Hotel and apartment building[edit]

In the late nineteenth and early twentieth centuries, the home was used as a hotel. After 1911 it was converted to apartments and passed through several owners before it was restored in the 1960s. Fortunately, the property was kept in good condition, including preservation of some of its original windowpanes and woodwork.[18]

Historic site[edit]

The Coffin house was named a National Historic Landmark and in 1966 it became the first property in the state to be added to the National Register of Historic Places. Indiana's state government acquired the house in 1967 and leased it to the Wayne County Historical Society. The home has been restored to appear as it did in the 1840s when the Coffins lived there.[22][23][24] The restoration was done by Himelick Construction of Fountain City.[citation needed] After its restoration the home opened to the public as a historic site in 1970.[25]

The Indiana State Museum and Historic Sites operates the historic house. The historic site is open to the public for tours from 10 a.m. to 5 p.m. Wednesday through Sunday.[26]


The home is located at 113 U.S. Route 27 in the center of present-day Fountain City, Indiana. The two-story, modified Federal-style brick home is painted red and had a two-story rear wing on the northwest corner of the main structure. The home faces east with its main entrance along Main Cross Street (U.S. Route 27). Another entrance at Mill Street provides access to the rear wing.[18]

The eight-room interior includes furnishings in the style of a Quaker family living in Indiana during the 1840s. Its original fireplaces, doors, floors and portions of the home's woodwork have been restored.[6][27] The main entrance opens into a central hallway that includes a room on each side and a staircase leading to the second floor. The south room on the main floor includes built-in bookcases that are original to the home. The north room on the main floor served as the home's parlor and leads to a dining room in the rear wing. Stairs lead down to a kitchen and spring room in the basement. A spring-fed well in the basement provided the home with access to fresh water. The second floor contains three bedrooms.[18]

The Coffin home's interior had several modifications that could have been used as hiding places for runaway slaves in case the house was searched. Most of the rooms have at least two exits. A secret door installed in the maids' quarters in the rear addition on the second floor provided access for as many as fourteen fugitive slaves to hide in a narrow crawlspace between the walls. The upstairs rooms could accommodate extra visitors. The home also contains a large attic and storage garrets.[19][28]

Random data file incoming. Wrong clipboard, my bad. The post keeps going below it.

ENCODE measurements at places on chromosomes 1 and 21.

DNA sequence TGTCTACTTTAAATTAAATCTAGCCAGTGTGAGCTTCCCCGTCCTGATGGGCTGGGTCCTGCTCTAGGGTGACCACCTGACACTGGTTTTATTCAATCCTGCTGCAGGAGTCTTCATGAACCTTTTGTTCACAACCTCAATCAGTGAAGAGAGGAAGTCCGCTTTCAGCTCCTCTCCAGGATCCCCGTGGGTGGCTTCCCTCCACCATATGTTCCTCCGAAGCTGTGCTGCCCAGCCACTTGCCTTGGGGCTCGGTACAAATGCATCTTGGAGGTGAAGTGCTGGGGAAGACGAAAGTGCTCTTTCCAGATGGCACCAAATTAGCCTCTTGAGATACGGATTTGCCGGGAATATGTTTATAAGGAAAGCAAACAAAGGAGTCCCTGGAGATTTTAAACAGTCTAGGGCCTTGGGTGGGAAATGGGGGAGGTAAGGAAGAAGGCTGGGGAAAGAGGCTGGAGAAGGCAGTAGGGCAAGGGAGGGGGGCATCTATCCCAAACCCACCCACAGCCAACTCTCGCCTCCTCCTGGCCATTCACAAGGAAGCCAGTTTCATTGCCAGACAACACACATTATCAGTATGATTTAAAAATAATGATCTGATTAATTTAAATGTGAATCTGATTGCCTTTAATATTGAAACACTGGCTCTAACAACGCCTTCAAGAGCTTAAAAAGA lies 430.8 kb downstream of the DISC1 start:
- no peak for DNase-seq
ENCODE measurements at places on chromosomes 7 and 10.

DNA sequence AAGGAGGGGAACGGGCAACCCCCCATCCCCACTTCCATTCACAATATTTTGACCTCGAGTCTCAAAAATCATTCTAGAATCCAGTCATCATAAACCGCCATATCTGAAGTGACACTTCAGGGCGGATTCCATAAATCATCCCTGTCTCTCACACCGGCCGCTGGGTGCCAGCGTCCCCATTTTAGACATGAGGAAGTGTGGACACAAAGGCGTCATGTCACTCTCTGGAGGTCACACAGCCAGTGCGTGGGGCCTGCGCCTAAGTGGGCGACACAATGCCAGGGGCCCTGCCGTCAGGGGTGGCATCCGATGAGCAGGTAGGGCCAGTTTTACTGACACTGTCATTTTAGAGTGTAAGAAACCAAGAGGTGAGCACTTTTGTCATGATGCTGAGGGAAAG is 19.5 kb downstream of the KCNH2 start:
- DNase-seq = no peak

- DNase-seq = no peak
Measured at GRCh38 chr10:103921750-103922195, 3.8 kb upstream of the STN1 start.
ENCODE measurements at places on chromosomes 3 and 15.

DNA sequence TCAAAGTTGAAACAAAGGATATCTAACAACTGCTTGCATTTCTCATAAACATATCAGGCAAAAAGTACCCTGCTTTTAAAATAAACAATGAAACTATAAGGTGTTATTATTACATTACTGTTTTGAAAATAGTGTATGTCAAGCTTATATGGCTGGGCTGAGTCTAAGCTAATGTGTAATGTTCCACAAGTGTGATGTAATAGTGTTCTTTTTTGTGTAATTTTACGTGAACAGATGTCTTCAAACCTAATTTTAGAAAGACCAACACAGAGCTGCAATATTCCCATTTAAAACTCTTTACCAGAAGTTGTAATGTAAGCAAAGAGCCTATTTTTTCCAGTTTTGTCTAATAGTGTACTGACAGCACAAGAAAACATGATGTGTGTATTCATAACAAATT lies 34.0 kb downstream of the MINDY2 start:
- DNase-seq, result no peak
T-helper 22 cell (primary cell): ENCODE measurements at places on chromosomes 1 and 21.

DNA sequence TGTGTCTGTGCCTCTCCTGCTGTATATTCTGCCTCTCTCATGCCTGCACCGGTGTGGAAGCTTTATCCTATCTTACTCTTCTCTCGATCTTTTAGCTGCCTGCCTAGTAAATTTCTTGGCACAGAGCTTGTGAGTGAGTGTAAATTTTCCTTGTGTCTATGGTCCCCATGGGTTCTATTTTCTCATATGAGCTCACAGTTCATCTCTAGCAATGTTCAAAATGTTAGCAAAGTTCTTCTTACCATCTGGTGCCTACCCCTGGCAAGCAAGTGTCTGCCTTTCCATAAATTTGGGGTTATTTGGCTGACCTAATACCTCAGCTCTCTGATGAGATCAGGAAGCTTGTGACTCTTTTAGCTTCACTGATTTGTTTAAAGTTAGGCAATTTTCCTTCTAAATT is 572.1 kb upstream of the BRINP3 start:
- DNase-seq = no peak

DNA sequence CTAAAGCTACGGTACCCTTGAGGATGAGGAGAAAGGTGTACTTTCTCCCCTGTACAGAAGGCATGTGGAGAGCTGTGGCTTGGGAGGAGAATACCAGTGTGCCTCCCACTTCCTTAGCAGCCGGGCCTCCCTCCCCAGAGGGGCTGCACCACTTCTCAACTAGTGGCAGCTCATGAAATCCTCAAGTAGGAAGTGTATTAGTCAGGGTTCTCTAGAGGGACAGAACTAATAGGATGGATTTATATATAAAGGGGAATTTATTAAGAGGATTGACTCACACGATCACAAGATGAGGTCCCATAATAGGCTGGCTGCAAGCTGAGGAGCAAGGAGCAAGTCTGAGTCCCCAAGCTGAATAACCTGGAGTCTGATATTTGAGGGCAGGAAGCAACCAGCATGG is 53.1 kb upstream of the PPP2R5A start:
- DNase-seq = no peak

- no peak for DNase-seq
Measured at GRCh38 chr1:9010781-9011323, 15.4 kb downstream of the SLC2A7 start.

See also[edit]


  1. ^ "National Register Information System". National Register of Historic Places. National Park Service. January 23, 2007.
  2. ^ "Coffin, Levi, House". National Historic Landmark summary listing. U.S. Department of the Interior, National Park Service. Archived from the original on 2011-06-05. Retrieved 2008-07-23.
  3. ^ Mary Ann Yannessa (2001). Levi Coffin, Quaker: Breaking the Bonds of Slavery in Ohio and Indiana. Friends United Press. p. 12. ISBN 0-944350-54-2.
  4. ^ Linda C. Gugin and James E. St. Clair, ed. (2015). Indiana's 200: The People Who Shaped the Hoosier State. Indianapolis: Indiana Historical Society Press. p. 65. ISBN 978-0-87195-387-2.
  5. ^ Yannessa, p. 36.
  6. ^ a b c "Notable Hoosiers: Levi and Catharine Coffin". Indiana Historical Society. Archived from the original on 2016-08-30. Retrieved 2016-08-29.
  7. ^ "Indiana State Museum and Historic Sites: School Group Tours". Indiana State Museum and Historic Sites. Retrieved 2016-02-12.
  8. ^ Gugin and St. Clair, eds., p. 66.
  9. ^ Nelson Price (1997). Indiana Legends: Famous Hoosier From Johnny Appleseed to David Letterman. Carmel, IN: Guild Press of Indiana. p. 38. ISBN 1-57860-006-5.
  10. ^ Yannessa, p. 23.
  11. ^ Gugin and St. Clair, eds., pp. 66–67.
  12. ^ "Underground Railroad Depot". Indiana State Museum Historic Site. Indiana State Museum. Retrieved 2016-02-12.
  13. ^ a b c Earl L. Conn (2006). My Indiana: 101 Places to See. Indianapolis: Indiana Historical Society Press. p. 70. ISBN 9780871951953.
  14. ^ "The Story of the Levi Coffin House" (PDF). IN.gov. Indiana Department of Natural Resources. Retrieved 2016-02-12.
  15. ^ Price, Indiana Legends, p. 37.
  16. ^ Jacob Piatt Dunn Jr. (September 1911). "Indiana's Part in the Making of the Story Uncle Tom's Cabin". Indiana Magazine of History. Bloomington: Indiana University. 7 (3): 112–18. ISSN 1942-9711. Retrieved 2016-09-06.
  17. ^ Yannessa, pp. 25, 28, 47–48.
  18. ^ a b c d Joseph S. Mendinghall; S. Sydney Bradford (1975-09-26). "National Register of Historic Places Inventory-Nomination: Levi Coffin Home". U.S. Department of the Interior, National Park Service. and Accompanying five photos, from 1975
  19. ^ a b "Levi Coffin State Historic Site". Indiana State Museum and Historic Sites. Retrieved 2016-09-06.
  20. ^ Price, Indiana Legends, pp. 38–39.
  21. ^ Conn, p. 71.
  22. ^ Robert M. Taylor Jr., Errol Wayne Stevens, Mary Ann Ponder, and Paul Brockman (1989). Indiana: A New Historical Guide. Indianapolis: Indiana Historical Society. p. 98. ISBN 0-87195-048-0.{{cite book}}: CS1 maint: multiple names: authors list (link)
  23. ^ Ray E. Boomhower (2000). Destination Indiana: Travels Through Hoosier History. Indianapolis: Indiana Historical Society. p. 6. ISBN 0871951479.
  24. ^ "Levi Coffin House". WayNet. Retrieved 2014-06-02.
  25. ^ Gugin and St. Clair, eds., p. 67.
  26. ^ "Levi & Catharine Coffin House".
  27. ^ Boomhower, pp. 5–6.
  28. ^ Nelson Price (2001). Legendary Hoosiers: Famous Folks from the State of Indiana. Zionsville, IN: Emmis Books. p. 21. ISBN 1-57860-097-9.


Further reading[edit]

  • Stowe, Harriet Beecher. Uncle Tom's Cabin.
  • Patler, Nicholas. "Opening Doors: Building an Underground Railroad Community in Wayne County, Indiana". Vol. 29:1 (Winter 2017). Traces: Indiana and Midwestern History.

External links[edit]